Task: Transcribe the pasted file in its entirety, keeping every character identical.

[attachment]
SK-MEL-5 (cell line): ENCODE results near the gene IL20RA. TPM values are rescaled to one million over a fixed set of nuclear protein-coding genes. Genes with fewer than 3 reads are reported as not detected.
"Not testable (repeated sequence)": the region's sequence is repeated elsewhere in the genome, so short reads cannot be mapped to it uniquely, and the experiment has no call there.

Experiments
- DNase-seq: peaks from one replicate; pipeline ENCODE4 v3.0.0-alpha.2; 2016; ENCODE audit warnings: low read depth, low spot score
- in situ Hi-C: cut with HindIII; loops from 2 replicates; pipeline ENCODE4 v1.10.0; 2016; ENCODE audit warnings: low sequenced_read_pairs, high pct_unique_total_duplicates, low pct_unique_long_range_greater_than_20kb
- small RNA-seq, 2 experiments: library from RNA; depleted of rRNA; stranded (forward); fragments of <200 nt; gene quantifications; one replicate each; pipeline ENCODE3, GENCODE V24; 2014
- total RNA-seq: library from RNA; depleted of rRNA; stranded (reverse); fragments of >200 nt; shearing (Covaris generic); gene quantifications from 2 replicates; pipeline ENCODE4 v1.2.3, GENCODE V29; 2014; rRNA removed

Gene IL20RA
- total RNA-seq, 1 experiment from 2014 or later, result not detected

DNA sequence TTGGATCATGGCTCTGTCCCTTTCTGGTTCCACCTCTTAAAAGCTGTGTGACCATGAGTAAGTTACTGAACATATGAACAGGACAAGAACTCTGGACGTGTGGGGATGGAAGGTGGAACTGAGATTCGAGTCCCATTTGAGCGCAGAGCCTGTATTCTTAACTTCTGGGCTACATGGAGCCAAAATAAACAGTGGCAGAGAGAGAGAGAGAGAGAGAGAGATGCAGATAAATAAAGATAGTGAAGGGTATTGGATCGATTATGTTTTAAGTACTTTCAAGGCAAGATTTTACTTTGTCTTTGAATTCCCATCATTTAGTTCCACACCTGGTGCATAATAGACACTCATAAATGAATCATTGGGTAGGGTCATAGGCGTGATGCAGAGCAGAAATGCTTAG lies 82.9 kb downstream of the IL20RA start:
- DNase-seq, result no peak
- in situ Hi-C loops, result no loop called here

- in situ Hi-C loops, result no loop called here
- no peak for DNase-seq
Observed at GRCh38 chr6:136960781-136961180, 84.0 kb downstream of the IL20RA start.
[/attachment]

SK-MEL-5 (cell line): ENCODE results near the gene IL20RA. TPM values are rescaled to one million over a fixed set of nuclear protein-coding genes. Genes with fewer than 3 reads are reported as not detected.
"Not testable (repeated sequence)": the region's sequence is repeated elsewhere in the genome, so short reads cannot be mapped to it uniquely, and the experiment has no call there.

Experiments
- DNase-seq: peaks from one replicate; pipeline ENCODE4 v3.0.0-alpha.2; 2016; ENCODE audit warnings: low read depth, low spot score
- in situ Hi-C: cut with HindIII; loops from 2 replicates; pipeline ENCODE4 v1.10.0; 2016; ENCODE audit warnings: low sequenced_read_pairs, high pct_unique_total_duplicates, low pct_unique_long_range_greater_than_20kb
- small RNA-seq, 2 experiments: library from RNA; depleted of rRNA; stranded (forward); fragments of <200 nt; gene quantifications; one replicate each; pipeline ENCODE3, GENCODE V24; 2014
- total RNA-seq: library from RNA; depleted of rRNA; stranded (reverse); fragments of >200 nt; shearing (Covaris generic); gene quantifications from 2 replicates; pipeline ENCODE4 v1.2.3, GENCODE V29; 2014; rRNA removed

Gene IL20RA
- total RNA-seq, 1 experiment from 2014 or later, result not detected

DNA sequence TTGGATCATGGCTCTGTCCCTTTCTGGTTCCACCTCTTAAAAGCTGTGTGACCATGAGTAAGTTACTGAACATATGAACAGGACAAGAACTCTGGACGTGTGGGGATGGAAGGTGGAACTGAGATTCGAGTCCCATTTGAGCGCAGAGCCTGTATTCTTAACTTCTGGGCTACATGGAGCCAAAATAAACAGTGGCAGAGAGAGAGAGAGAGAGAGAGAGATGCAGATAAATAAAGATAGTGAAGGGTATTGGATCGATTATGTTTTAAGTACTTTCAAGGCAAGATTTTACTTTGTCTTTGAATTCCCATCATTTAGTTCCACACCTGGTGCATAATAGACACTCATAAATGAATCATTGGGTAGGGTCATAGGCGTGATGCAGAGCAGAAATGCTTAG lies 82.9 kb downstream of the IL20RA start:
- DNase-seq, result no peak
- in situ Hi-C loops, result no loop called here

- in situ Hi-C loops, result no loop called here
- no peak for DNase-seq
Observed at GRCh38 chr6:136960781-136961180, 84.0 kb downstream of the IL20RA start.